Mother’s Day Quotes (Repost)

Hello Mothers of the world.

I don’t know about Spain or Costa Rica or Australia or Japan, but in the United States it is Mother’s Day on Sunday. I am sending every mother I know, and love, a greeting and a few quotes about mothers which I thought were nice (I particularly liked Aristotle’s take on it).

Some of you may be new mothers, some of you may be old(er) mothers, and at least one of you may be an expectant mother. We are all tied by a common thread and so,

Happy Mother’s Day!

God could not be everywhere and therefore he made Mothers
~old Jewish Proverb~

My mother had a slender, small body, but a large heart – a heart so large that everybody’s joys found welcome in it, and hospitable accommodation.
~Mark Twain~

Making the decision to have a child is momentous. It is to decide forever to have your heart go walking around outside your body.
~Elizabeth Stone~

Becoming a mother makes you the mother of all children. From now on each wounded, abandoned, frightened child is yours. You live in the suffering mothers of every race and creed and weep with them. You long to comfort all who are desolate.
~Charlotte Gray~

Mothers are fonder than fathers of their children because they are more certain they are their own.

The mother’s heart is the child’s schoolroom.
~Henry Ward Beecher~

You may have tangible wealth untold;/Caskets of jewels and coffers of gold./Richer than I you can never be -/I had a mother who read to me.
~Strickland Gillilan~

Mother is the name for God in the lips and hearts of little children.
~William Makepeace Thackeray~

A mother understands what a child does not say.
~Jewish Proverb~

An ounce of mother is worth a pound of clergy.
~Spanish Proverb~

~When a woman is twenty, a child deforms her; when she is thirty, he preserves her; and when forty, he makes her young again.~
Leon Blum

Some are kissing mothers and some are scolding mothers, but it is love just the same; and most mothers kiss and scold together.
~Pearl S. Buck~

And one added by my daughter’s mother-in-law:

Children hold their mother’s hand for a while, but her heart forever.

I hope all of you mothers do something nice for yourselves this weekend.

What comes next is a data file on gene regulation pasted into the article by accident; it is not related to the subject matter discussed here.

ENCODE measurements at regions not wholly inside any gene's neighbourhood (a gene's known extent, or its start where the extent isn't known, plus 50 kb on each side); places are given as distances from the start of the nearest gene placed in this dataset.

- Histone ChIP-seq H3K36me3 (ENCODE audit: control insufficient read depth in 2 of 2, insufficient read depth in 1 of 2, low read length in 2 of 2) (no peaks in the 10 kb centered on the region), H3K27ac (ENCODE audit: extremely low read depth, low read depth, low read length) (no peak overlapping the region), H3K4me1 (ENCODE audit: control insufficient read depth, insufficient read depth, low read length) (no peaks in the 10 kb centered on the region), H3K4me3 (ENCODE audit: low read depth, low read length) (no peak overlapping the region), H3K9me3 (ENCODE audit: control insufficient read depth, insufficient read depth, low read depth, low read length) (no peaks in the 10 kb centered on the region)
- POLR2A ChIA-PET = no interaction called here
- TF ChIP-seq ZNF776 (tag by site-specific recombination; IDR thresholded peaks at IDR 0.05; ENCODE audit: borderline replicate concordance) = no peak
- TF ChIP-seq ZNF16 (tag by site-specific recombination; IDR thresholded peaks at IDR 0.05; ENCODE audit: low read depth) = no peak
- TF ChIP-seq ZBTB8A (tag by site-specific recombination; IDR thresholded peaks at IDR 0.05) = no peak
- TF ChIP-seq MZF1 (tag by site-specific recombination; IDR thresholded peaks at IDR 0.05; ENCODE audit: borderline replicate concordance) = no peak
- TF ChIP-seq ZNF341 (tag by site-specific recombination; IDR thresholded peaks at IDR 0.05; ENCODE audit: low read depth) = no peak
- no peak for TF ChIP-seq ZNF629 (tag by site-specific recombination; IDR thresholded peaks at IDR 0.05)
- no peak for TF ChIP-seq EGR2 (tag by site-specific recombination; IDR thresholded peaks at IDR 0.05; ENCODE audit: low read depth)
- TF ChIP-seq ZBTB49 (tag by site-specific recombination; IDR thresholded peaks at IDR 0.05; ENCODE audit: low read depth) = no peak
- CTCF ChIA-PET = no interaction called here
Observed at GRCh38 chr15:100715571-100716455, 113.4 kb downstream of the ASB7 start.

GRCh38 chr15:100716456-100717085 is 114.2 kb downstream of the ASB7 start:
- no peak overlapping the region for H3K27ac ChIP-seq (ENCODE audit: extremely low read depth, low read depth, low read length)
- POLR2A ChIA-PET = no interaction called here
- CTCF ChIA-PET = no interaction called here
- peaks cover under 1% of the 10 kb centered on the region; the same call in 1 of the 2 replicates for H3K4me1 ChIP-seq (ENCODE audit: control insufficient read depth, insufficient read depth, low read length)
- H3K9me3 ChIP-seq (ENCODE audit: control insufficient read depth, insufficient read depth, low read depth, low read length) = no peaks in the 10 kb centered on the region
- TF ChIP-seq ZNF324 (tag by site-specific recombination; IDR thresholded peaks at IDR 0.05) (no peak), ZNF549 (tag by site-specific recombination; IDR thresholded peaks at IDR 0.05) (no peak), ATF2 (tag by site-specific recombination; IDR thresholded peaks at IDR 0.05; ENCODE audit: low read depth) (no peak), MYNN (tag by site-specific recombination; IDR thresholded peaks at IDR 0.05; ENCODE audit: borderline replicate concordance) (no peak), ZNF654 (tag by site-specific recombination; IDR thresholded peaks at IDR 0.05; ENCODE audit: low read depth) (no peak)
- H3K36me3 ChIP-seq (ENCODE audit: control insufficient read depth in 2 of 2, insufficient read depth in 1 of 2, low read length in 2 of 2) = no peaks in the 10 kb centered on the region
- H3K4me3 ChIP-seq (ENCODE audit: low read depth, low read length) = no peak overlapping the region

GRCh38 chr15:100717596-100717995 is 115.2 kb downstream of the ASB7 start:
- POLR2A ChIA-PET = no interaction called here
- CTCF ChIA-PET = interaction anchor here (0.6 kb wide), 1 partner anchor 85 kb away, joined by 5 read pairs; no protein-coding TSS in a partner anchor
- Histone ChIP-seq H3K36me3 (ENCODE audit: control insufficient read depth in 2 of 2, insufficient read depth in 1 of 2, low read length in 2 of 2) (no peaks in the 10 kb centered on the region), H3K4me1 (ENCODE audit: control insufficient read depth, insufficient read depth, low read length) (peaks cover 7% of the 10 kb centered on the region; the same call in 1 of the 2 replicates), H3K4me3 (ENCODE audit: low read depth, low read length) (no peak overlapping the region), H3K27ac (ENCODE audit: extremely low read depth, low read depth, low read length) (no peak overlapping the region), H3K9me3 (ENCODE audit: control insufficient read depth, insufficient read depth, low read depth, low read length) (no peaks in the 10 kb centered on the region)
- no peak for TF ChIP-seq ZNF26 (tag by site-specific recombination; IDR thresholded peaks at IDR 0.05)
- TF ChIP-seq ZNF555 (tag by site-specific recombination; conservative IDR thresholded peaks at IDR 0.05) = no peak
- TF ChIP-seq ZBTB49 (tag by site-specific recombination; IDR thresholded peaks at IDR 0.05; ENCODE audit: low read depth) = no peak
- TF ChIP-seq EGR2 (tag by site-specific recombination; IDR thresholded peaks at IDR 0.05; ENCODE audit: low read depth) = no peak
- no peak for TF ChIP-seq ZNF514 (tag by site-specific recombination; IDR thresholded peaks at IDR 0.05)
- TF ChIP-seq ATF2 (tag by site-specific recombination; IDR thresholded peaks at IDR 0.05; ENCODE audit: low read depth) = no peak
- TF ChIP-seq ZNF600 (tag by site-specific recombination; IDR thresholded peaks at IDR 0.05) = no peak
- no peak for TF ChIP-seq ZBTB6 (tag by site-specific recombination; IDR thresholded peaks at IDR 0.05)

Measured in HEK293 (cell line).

Feeling a Bit Apocalyptic

(Spoiler: this post may contain hyperbole.)

Things are looking bleak for the human race. Dire warnings from Al Gore have largely fallen on deaf ears and right-wing Republicans seem bent on steaming ahead spewing carbon into the atmosphere, burning as many fossil fuels as possible, gutting regulatory agencies, and generally acting irresponsible.

There are also fringe groups convinced the world will end in 2014 on 21 December 2012 because the Mayan calendar ends that year. I think they might have it down to a particular month, but the year itself is close enough for discomfort. And let’s be clear, a good segment of the Christian population is going by the Good Book, banking on the apocalypse for their final salvation, so there’s really not a large segment clamoring for restraint. Those are my friends and relatives and judging by the all the madness I think we’re outnumbered.

With the threatened meltdown at the Fukushima Dai-ichi nuclear power plants in Japan (SIX of them in a row!), we are racing toward self-destruction at an unprecedented rate. The earth may be ready to be rid of us, too. I have this theory, based on a comment my father once made, “Final proof that there is intelligent life in the rest of the Universe? They have not contacted us.” My theory is that we were dumped on earth by those very beings—a bit like criminals sent to Australia— and they put those huge spheres, Easter Island statues, and perhaps the pyramids as warning symbols to any space craft that ventures too close to earth. STAY AWAY. Locos live here!

I watch the news coverage because I can’t pull my eyes away, so my days are bombarded by idiot humans fighting each other in Africa, corporate minions trying, without much success I might add, to contain a power source whose half-life is longer than most people.The arrogance to think we can control it!

Man makes his plans and the gods laugh.

I ache for the people of Japan and am sorry their culture has bowed to corporations now calling the shots when it comes to their public safety. Note to self: the Republicans are close to accomplishing the same thing in the United States by gutting the EPA and its ability to regulate. They are fond of saying that businesses feel an “uncertainty” with the current state of affairs under the Obama administration. Judging from the compassionate response of BP during the Gulf oil spill we are due to experience what the Japanese are dealing with on a unprecedented level soon.

Time for the wake up call, but I think it’s falling on the deaf, too filled with hate or greed or ignorance to care.

I prepare for the End.

New Book Review- Stolen World

My review of Stolen World: A Tale of Reptiles, Smugglers, and Skullduggery by Jennie Erin Smith is up at the Internet Review of Books.  I loved this book. It’s full of larger-than-life personalities involved in under-the-table activities.

“With a cast of characters straight out of a Carl Hiaasen or Elmore Leonard novel, Jennie Erin Smith takes her readers on a wild ride into the world of reptile trafficking. And, yes, much of her new book, STOLEN WORLD: A TALE OF REPTILES, SMUGGLERS, AND SKULLDUGGERY,  takes place in Florida, and it’s all true.”  To read the rest of the review click here.